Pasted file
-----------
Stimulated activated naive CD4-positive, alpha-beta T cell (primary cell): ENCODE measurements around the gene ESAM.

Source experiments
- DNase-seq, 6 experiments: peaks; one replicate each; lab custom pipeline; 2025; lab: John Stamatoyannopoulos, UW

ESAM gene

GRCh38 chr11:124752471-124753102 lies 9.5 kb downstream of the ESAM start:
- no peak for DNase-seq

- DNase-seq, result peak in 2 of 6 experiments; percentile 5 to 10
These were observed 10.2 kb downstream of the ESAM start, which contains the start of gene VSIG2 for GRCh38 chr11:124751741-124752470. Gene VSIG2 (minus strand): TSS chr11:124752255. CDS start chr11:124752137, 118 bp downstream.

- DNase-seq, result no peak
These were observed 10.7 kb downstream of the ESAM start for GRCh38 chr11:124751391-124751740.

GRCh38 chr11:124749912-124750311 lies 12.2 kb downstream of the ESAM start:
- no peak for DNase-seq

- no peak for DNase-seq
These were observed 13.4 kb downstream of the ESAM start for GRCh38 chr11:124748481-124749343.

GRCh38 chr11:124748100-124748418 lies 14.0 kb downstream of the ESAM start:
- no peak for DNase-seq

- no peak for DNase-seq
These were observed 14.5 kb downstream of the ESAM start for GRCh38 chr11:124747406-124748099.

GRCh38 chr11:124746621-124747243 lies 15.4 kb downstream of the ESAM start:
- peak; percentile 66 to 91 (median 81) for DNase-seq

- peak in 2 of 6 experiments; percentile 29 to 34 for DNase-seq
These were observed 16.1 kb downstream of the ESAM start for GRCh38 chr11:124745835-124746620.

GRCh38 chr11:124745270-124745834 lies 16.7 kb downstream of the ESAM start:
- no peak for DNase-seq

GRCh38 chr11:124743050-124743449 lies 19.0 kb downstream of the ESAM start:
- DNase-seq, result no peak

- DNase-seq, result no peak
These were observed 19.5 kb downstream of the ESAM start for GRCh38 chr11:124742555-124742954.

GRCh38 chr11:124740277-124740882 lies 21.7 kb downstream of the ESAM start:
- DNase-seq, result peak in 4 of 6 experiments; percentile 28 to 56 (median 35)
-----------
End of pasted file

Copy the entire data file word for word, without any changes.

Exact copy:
Stimulated activated naive CD4-positive, alpha-beta T cell (primary cell): ENCODE measurements around the gene ESAM.

Source experiments
- DNase-seq, 6 experiments: peaks; one replicate each; lab custom pipeline; 2025; lab: John Stamatoyannopoulos, UW

ESAM gene

GRCh38 chr11:124752471-124753102 lies 9.5 kb downstream of the ESAM start:
- no peak for DNase-seq

- DNase-seq, result peak in 2 of 6 experiments; percentile 5 to 10
These were observed 10.2 kb downstream of the ESAM start, which contains the start of gene VSIG2 for GRCh38 chr11:124751741-124752470. Gene VSIG2 (minus strand): TSS chr11:124752255. CDS start chr11:124752137, 118 bp downstream.

- DNase-seq, result no peak
These were observed 10.7 kb downstream of the ESAM start for GRCh38 chr11:124751391-124751740.

GRCh38 chr11:124749912-124750311 lies 12.2 kb downstream of the ESAM start:
- no peak for DNase-seq

- no peak for DNase-seq
These were observed 13.4 kb downstream of the ESAM start for GRCh38 chr11:124748481-124749343.

GRCh38 chr11:124748100-124748418 lies 14.0 kb downstream of the ESAM start:
- no peak for DNase-seq

- no peak for DNase-seq
These were observed 14.5 kb downstream of the ESAM start for GRCh38 chr11:124747406-124748099.

GRCh38 chr11:124746621-124747243 lies 15.4 kb downstream of the ESAM start:
- peak; percentile 66 to 91 (median 81) for DNase-seq

- peak in 2 of 6 experiments; percentile 29 to 34 for DNase-seq
These were observed 16.1 kb downstream of the ESAM start for GRCh38 chr11:124745835-124746620.

GRCh38 chr11:124745270-124745834 lies 16.7 kb downstream of the ESAM start:
- no peak for DNase-seq

GRCh38 chr11:124743050-124743449 lies 19.0 kb downstream of the ESAM start:
- DNase-seq, result no peak

- DNase-seq, result no peak
These were observed 19.5 kb downstream of the ESAM start for GRCh38 chr11:124742555-124742954.

GRCh38 chr11:124740277-124740882 lies 21.7 kb downstream of the ESAM start:
- DNase-seq, result peak in 4 of 6 experiments; percentile 28 to 56 (median 35)